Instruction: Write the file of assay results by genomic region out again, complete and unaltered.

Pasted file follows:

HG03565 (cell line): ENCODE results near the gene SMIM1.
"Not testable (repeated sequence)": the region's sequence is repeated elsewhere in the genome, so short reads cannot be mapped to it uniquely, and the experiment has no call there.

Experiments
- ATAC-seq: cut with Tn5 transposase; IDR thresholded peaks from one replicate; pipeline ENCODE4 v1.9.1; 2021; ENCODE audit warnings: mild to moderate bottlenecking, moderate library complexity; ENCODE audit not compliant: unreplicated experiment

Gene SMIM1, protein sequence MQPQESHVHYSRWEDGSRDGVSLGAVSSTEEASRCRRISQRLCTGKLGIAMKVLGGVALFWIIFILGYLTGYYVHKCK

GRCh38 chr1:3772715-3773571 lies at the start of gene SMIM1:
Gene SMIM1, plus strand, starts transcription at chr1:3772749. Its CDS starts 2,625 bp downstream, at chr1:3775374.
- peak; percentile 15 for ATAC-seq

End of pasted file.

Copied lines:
HG03565 (cell line): ENCODE results near the gene SMIM1.
"Not testable (repeated sequence)": the region's sequence is repeated elsewhere in the genome, so short reads cannot be mapped to it uniquely, and the experiment has no call there.

Experiments
- ATAC-seq: cut with Tn5 transposase; IDR thresholded peaks from one replicate; pipeline ENCODE4 v1.9.1; 2021; ENCODE audit warnings: mild to moderate bottlenecking, moderate library complexity; ENCODE audit not compliant: unreplicated experiment

Gene SMIM1, protein sequence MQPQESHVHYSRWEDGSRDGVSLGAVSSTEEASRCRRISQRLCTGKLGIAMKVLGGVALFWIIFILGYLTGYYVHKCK

GRCh38 chr1:3772715-3773571 lies at the start of gene SMIM1:
Gene SMIM1, plus strand, starts transcription at chr1:3772749. Its CDS starts 2,625 bp downstream, at chr1:3775374.
- peak; percentile 15 for ATAC-seq